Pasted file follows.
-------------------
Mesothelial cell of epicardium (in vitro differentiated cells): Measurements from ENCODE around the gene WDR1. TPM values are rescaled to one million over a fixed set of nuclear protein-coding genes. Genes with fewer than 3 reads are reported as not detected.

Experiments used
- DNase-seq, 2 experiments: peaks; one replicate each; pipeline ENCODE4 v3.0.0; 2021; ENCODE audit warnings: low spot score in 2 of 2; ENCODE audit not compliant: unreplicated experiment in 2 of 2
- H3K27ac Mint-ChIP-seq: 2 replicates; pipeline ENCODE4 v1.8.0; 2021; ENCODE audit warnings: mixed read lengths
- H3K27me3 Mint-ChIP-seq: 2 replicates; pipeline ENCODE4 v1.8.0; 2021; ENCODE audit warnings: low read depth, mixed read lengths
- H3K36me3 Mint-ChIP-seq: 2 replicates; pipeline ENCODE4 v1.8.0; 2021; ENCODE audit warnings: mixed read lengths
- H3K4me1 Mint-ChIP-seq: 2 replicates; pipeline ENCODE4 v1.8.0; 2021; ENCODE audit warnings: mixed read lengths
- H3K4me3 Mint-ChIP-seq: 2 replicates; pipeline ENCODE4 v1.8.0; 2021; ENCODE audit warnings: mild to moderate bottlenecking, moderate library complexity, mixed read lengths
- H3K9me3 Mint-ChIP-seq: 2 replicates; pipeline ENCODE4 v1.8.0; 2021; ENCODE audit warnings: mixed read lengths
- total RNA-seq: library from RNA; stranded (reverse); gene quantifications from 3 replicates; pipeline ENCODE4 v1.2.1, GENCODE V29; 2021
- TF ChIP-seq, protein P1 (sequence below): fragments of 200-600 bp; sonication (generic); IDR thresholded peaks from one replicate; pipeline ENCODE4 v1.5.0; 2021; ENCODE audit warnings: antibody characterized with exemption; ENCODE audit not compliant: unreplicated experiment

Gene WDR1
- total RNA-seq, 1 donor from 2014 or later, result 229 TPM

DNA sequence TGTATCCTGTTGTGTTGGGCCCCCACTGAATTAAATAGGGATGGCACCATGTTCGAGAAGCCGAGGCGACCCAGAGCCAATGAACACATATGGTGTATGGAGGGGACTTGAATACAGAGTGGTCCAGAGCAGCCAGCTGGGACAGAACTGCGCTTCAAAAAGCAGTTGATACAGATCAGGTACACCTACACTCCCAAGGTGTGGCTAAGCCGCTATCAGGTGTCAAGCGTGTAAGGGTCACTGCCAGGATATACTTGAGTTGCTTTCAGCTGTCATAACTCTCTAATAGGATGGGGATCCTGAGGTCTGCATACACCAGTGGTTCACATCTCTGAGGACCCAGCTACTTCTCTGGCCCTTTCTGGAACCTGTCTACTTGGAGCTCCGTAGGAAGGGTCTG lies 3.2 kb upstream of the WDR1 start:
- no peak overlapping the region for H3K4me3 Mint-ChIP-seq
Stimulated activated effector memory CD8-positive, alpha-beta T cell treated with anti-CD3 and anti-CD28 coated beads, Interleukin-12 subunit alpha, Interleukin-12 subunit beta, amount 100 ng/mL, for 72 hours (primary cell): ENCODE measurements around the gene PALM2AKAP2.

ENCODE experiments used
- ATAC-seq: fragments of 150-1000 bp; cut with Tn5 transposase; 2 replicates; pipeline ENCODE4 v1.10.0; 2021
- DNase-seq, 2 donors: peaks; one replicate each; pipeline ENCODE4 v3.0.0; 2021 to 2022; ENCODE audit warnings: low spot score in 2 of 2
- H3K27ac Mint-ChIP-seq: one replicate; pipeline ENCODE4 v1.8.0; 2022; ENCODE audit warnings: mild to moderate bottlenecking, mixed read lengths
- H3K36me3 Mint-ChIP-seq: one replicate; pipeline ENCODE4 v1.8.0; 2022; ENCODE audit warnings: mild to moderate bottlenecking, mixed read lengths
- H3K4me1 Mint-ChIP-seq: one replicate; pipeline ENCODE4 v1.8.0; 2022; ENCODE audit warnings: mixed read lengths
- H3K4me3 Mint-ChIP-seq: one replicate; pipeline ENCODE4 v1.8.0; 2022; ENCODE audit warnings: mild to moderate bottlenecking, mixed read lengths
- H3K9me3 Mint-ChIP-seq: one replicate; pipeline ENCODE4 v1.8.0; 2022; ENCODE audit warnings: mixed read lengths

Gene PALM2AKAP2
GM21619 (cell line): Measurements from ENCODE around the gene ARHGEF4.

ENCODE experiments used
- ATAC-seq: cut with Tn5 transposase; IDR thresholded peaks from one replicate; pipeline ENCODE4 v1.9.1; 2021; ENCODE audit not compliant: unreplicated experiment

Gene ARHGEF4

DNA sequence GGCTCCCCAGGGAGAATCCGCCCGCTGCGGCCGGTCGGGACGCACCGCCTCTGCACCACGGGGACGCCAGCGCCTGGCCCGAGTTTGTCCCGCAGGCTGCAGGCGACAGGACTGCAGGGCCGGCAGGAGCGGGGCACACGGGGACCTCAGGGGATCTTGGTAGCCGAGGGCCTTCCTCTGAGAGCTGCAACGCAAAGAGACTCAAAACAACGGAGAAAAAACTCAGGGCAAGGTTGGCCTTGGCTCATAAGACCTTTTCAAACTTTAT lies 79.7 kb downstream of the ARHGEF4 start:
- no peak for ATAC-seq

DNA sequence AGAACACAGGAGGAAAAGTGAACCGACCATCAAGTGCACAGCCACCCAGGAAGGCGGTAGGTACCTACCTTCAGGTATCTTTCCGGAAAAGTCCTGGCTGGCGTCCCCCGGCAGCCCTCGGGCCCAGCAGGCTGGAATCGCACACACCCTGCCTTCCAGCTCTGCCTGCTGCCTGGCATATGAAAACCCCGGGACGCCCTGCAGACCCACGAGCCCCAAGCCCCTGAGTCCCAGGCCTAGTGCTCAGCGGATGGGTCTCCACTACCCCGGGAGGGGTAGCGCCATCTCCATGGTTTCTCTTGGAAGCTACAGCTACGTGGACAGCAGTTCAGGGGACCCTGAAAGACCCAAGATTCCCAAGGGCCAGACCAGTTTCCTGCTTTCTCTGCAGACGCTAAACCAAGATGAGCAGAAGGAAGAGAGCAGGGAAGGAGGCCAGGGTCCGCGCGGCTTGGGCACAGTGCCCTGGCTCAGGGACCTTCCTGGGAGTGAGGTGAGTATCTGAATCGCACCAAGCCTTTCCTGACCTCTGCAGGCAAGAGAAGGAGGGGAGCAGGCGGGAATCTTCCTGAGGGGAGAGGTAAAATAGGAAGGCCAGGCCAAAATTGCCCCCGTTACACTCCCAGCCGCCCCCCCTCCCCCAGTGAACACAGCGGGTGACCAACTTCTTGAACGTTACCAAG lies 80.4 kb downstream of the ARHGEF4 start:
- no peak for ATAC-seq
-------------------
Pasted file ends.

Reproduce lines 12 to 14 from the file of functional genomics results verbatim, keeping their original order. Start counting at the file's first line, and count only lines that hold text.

Gene WDR1
- total RNA-seq, 1 donor from 2014 or later, result 229 TPM

DNA sequence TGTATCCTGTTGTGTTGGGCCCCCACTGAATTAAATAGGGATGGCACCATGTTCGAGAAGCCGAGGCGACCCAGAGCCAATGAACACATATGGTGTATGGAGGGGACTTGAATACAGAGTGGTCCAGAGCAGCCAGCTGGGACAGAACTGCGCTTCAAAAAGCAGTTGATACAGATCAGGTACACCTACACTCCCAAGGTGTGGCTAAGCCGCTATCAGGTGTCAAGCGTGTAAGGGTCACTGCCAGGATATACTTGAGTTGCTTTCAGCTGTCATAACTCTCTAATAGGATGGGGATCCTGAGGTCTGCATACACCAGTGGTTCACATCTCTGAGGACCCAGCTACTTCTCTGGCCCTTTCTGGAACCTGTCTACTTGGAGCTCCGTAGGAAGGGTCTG lies 3.2 kb upstream of the WDR1 start: